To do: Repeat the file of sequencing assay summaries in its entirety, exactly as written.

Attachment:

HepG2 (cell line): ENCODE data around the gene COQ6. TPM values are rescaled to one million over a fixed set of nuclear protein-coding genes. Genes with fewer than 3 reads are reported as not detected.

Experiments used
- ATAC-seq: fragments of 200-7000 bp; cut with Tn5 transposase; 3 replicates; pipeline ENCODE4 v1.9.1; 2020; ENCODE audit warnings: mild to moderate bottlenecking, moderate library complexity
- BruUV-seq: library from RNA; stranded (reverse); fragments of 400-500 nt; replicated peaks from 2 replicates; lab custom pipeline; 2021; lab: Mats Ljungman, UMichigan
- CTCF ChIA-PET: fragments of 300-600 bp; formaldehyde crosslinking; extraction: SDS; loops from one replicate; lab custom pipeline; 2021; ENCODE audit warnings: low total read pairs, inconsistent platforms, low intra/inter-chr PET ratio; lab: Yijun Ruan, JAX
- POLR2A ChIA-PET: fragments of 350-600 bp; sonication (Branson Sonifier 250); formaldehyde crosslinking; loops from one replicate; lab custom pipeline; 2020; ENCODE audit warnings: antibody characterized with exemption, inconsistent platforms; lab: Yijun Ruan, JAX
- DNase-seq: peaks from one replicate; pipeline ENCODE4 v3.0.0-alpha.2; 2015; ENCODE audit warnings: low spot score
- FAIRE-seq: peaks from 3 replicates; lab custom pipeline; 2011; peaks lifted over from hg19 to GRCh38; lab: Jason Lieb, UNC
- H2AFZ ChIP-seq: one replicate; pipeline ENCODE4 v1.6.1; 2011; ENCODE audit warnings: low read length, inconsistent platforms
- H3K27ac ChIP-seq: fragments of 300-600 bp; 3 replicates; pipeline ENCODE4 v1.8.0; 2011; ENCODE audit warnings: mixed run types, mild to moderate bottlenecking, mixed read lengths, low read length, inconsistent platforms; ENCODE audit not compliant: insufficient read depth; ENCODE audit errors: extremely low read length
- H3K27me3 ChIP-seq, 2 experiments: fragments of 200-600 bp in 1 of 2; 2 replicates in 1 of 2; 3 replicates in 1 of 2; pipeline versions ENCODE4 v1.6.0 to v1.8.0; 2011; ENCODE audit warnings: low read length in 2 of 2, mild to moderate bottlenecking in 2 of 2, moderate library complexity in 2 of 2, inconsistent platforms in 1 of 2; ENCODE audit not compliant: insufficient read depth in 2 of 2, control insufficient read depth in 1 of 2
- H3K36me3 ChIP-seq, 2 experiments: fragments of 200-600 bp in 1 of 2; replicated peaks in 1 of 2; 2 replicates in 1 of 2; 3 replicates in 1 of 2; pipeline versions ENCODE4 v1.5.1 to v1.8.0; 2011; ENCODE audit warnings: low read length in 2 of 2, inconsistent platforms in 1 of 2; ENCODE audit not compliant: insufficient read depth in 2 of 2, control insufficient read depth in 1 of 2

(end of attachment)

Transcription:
HepG2 (cell line): ENCODE data around the gene COQ6. TPM values are rescaled to one million over a fixed set of nuclear protein-coding genes. Genes with fewer than 3 reads are reported as not detected.

Experiments used
- ATAC-seq: fragments of 200-7000 bp; cut with Tn5 transposase; 3 replicates; pipeline ENCODE4 v1.9.1; 2020; ENCODE audit warnings: mild to moderate bottlenecking, moderate library complexity
- BruUV-seq: library from RNA; stranded (reverse); fragments of 400-500 nt; replicated peaks from 2 replicates; lab custom pipeline; 2021; lab: Mats Ljungman, UMichigan
- CTCF ChIA-PET: fragments of 300-600 bp; formaldehyde crosslinking; extraction: SDS; loops from one replicate; lab custom pipeline; 2021; ENCODE audit warnings: low total read pairs, inconsistent platforms, low intra/inter-chr PET ratio; lab: Yijun Ruan, JAX
- POLR2A ChIA-PET: fragments of 350-600 bp; sonication (Branson Sonifier 250); formaldehyde crosslinking; loops from one replicate; lab custom pipeline; 2020; ENCODE audit warnings: antibody characterized with exemption, inconsistent platforms; lab: Yijun Ruan, JAX
- DNase-seq: peaks from one replicate; pipeline ENCODE4 v3.0.0-alpha.2; 2015; ENCODE audit warnings: low spot score
- FAIRE-seq: peaks from 3 replicates; lab custom pipeline; 2011; peaks lifted over from hg19 to GRCh38; lab: Jason Lieb, UNC
- H2AFZ ChIP-seq: one replicate; pipeline ENCODE4 v1.6.1; 2011; ENCODE audit warnings: low read length, inconsistent platforms
- H3K27ac ChIP-seq: fragments of 300-600 bp; 3 replicates; pipeline ENCODE4 v1.8.0; 2011; ENCODE audit warnings: mixed run types, mild to moderate bottlenecking, mixed read lengths, low read length, inconsistent platforms; ENCODE audit not compliant: insufficient read depth; ENCODE audit errors: extremely low read length
- H3K27me3 ChIP-seq, 2 experiments: fragments of 200-600 bp in 1 of 2; 2 replicates in 1 of 2; 3 replicates in 1 of 2; pipeline versions ENCODE4 v1.6.0 to v1.8.0; 2011; ENCODE audit warnings: low read length in 2 of 2, mild to moderate bottlenecking in 2 of 2, moderate library complexity in 2 of 2, inconsistent platforms in 1 of 2; ENCODE audit not compliant: insufficient read depth in 2 of 2, control insufficient read depth in 1 of 2
- H3K36me3 ChIP-seq, 2 experiments: fragments of 200-600 bp in 1 of 2; replicated peaks in 1 of 2; 2 replicates in 1 of 2; 3 replicates in 1 of 2; pipeline versions ENCODE4 v1.5.1 to v1.8.0; 2011; ENCODE audit warnings: low read length in 2 of 2, inconsistent platforms in 1 of 2; ENCODE audit not compliant: insufficient read depth in 2 of 2, control insufficient read depth in 1 of 2